>> Sent: Apr 6, 2006 3:18 AM
>> To: email suppressed
>> Subject: Re: A Cinema of Physics and Perception -
>> Frequencies/Flicker: April 7, 2006 in Chicago
>> Hi Alva
>> Do you mean just the Frequencies/Flicker program or the entire series?
>> I guess either way, you can easily rent the films. We got our prints
>> from all the big name distributors: Canyon Cinema in San Francisco,
>> Film-makers' Coop in NY, LUX in London, and Light Cone in Paris. A
>> here and there we got directly from the filmmakers or from smaller
>> distributors, but most can be found from those sources.
>> If you also meant the speakers as part of the package, that's not
>> likely, as most of them are professors here at Northwestern University
>> who have agreed to speak largely because it's an intra-university
>> academic event. As for the other speakers, I've asked them to speak
>> because they have close connections either to Northwestern University
>> or to the Chicago experimental film scene. Of course I can't say
>> definitively whether any of the speakers would or would not be willing
>> to travel to speak at a similar program or series, but it's more
>> difficult than just renting prints of the films.
>> Hope that helped. Let me know if you have more questions!
>> Best wishes,
>> Arturo Menchaca
>> Student Programming Committee Chairman
>> Block Cinema
>> Mary and Leigh Block Museum of Art
>> Northwestern University
>> 40 Arts Circle Drive
>> Evanston, IL 60208
>> Tel: (847) 491.5802
>> Fax: (847) 491.2261
>> email suppressed
>> On Apr 5, 2006, at 2:49 PM, alvamel wrote:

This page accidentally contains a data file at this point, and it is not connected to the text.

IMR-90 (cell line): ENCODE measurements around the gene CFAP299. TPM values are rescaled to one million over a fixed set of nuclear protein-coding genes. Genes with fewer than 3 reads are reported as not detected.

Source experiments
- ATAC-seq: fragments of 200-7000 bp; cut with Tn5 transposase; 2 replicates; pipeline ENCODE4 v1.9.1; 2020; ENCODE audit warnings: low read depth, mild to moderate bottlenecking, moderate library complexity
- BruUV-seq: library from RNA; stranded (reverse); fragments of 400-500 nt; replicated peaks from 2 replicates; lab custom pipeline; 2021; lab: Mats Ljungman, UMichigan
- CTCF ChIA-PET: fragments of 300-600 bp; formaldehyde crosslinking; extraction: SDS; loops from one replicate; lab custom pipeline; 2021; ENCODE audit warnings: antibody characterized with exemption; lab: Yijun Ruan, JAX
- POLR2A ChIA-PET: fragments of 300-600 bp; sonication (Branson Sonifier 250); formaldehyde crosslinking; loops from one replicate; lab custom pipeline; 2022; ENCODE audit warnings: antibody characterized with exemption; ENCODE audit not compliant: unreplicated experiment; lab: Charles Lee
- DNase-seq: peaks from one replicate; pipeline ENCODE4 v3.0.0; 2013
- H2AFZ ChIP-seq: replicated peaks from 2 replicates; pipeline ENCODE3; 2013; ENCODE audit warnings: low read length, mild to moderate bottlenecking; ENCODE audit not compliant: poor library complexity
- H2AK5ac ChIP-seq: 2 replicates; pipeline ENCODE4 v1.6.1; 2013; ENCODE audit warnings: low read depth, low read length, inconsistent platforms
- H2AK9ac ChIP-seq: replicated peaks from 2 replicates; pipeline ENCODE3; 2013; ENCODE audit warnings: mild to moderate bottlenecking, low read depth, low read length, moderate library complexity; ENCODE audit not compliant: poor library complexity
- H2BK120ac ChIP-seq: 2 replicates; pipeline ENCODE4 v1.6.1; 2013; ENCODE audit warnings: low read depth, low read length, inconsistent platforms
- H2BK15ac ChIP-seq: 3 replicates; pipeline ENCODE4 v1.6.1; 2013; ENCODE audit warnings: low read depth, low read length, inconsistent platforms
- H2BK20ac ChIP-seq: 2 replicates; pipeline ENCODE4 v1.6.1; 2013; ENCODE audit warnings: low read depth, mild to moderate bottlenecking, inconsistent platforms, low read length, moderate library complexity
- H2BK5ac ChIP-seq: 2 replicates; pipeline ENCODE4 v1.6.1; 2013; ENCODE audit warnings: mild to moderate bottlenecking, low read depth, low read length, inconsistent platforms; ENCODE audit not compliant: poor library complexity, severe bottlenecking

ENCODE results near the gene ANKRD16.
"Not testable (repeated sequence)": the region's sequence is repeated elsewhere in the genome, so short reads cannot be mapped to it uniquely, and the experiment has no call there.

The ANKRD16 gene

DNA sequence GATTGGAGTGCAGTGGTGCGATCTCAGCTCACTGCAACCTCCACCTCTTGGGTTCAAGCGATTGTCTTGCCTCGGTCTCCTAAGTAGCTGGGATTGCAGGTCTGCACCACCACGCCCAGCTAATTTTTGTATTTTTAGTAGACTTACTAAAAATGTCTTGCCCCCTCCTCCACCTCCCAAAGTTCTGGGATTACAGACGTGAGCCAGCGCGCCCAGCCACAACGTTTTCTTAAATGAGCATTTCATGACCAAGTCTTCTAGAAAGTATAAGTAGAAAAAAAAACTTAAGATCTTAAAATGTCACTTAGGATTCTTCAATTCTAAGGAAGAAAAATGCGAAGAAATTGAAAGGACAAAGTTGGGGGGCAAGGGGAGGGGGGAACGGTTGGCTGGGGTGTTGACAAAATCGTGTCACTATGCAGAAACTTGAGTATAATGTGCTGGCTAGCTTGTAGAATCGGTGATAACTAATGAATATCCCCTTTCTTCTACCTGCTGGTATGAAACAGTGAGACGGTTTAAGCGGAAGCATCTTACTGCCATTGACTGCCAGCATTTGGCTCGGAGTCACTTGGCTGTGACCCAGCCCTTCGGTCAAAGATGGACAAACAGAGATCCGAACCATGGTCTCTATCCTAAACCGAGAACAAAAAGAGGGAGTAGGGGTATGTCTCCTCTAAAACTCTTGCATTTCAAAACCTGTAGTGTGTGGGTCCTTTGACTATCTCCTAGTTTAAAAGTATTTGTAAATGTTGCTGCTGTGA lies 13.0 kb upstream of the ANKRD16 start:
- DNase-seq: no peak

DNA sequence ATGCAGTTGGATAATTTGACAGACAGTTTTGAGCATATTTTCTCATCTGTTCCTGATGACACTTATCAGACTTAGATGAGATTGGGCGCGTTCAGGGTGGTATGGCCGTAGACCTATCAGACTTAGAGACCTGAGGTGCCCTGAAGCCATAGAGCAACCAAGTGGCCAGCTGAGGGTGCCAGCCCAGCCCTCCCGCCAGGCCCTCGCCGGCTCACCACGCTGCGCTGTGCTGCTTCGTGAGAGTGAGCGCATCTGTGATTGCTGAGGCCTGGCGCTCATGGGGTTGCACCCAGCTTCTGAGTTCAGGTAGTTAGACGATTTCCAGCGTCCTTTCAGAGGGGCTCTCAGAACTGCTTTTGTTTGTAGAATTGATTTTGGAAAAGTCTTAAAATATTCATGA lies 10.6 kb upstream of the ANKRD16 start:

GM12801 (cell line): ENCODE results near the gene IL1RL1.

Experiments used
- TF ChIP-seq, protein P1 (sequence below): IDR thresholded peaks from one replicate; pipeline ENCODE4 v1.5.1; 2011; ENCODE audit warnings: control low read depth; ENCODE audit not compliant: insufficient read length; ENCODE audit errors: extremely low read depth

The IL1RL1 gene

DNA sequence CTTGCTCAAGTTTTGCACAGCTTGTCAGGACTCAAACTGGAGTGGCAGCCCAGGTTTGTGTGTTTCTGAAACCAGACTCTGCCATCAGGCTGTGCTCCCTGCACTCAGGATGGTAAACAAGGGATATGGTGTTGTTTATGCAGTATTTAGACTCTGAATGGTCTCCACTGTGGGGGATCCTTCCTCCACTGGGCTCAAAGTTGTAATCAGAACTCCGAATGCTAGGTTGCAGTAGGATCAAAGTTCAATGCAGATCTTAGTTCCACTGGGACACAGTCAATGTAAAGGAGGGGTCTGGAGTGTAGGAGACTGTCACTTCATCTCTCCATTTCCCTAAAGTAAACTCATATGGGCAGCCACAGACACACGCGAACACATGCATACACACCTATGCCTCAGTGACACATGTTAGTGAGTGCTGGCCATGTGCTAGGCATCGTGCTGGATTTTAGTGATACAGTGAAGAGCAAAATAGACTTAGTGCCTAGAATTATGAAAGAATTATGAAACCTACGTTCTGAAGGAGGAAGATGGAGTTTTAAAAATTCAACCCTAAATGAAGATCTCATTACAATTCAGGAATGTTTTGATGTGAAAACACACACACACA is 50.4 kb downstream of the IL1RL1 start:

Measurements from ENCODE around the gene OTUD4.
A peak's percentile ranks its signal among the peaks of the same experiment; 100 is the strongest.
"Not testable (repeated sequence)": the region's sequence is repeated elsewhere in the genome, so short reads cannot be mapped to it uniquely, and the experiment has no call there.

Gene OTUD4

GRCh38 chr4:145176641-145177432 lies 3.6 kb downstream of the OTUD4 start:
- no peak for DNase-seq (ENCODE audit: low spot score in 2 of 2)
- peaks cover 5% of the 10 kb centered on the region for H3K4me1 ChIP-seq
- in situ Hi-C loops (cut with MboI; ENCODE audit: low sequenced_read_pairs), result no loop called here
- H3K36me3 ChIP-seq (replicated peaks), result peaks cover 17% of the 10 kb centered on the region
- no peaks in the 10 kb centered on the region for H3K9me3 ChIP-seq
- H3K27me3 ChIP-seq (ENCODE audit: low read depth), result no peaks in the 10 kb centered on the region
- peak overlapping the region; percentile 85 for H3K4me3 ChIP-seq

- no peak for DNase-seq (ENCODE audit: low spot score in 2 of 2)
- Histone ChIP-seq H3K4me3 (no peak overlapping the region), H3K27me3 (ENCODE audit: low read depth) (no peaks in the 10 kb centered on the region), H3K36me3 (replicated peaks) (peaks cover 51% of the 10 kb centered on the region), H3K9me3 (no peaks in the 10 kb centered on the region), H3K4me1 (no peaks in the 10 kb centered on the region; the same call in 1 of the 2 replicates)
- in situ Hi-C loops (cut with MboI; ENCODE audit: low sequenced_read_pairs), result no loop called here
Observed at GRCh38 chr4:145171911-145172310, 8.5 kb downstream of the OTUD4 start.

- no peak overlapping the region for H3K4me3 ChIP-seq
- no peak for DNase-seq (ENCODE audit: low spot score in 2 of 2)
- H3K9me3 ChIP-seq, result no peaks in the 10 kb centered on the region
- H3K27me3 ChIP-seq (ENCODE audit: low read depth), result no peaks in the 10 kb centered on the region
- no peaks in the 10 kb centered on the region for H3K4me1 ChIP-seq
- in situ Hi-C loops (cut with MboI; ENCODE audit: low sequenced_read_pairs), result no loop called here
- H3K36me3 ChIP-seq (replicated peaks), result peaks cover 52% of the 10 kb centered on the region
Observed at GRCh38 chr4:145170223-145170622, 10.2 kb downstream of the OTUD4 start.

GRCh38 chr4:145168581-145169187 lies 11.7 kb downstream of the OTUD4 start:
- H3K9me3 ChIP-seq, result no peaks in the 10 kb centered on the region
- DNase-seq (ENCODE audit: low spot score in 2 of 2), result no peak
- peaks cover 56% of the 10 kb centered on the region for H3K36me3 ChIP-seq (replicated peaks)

>>> Hi Arturo,
>>> Any possibility that this program will make it to the West Coast? Or
>>> be available as a tour package that my film department could rent?
>>> -----Original Message-----
>>>> From: Arturo Menchaca <email suppressed>
>>>> Sent: Apr 5, 2006 11:19 AM
>>>> To: email suppressed
>>>> Subject: A Cinema of Physics and Perception - Frequencies/Flicker:
>>>> April 7, 2006 in Chicago
>>>> Block Cinema presents
>>>> A Cinema of Physics and Perception
>>>> Week 2:
>>>> This Friday, April 7th, 2006
>>>> 8 pm
>>>> The Flicker (Tony Conrad, 1966, 30 min.)
>>>> Raindance (Standish Lawder, 1972, 16 min.)
>>>> Ray Gun Virus (Paul Sharits, 1966, 14 min.)
>>>> Focusing on the fixed internal boundaries of a filmstrip, these
>>>> films highlight the perceived collision of one frame with the next,
>>>> frequencies with which these collisions can occur, and their effect
>>>> our nervous system. Guest speaker: Professor Satoru Suzuki,
>>>> Northwestern University, Department of Psychology and Institute for
>>>> WARNING: These films contain flickering and strobing effects. People
>>>> afflicted with photosensitive epilepsy may be at risk. There will
>>>> 5 minute break between each film to allow the viewers to rest their
>>>> All screenings are at Block Cinema, located in the Pick-Laudati
>>>> Auditorium in the Mary and Leigh Block Museum of Art, Northwestern
>>>> University, 40 Arts Circle Drive, Evanston, IL 60208.
>>>> Tickets are $6, or $4 for Block Museum members, students with ID,
>>>> senior citizens. $20 for a season pass.
>>>> For more information on this series, visit
>>>> Arturo Menchaca
>>>> Student Programming Committee Chairman
>>>> Block Cinema
>>>> Mary and Leigh Block Museum of Art
>>>> Northwestern University
>>>> 40 Arts Circle Drive
>>>> Evanston, IL 60208
>>>> Tel: (847) 491.5802
>>>> Fax: (847) 491.2261
>>>> email suppressed
>>>> For info on FrameWorks, contact Pip Chodorov at <email suppressed>.
>>> For info on FrameWorks, contact Pip Chodorov at <email suppressed>.
>> For info on FrameWorks, contact Pip Chodorov at <email suppressed>.
> For info on FrameWorks, contact Pip Chodorov at <email suppressed>.
For info on FrameWorks, contact Pip Chodorov at <email suppressed>.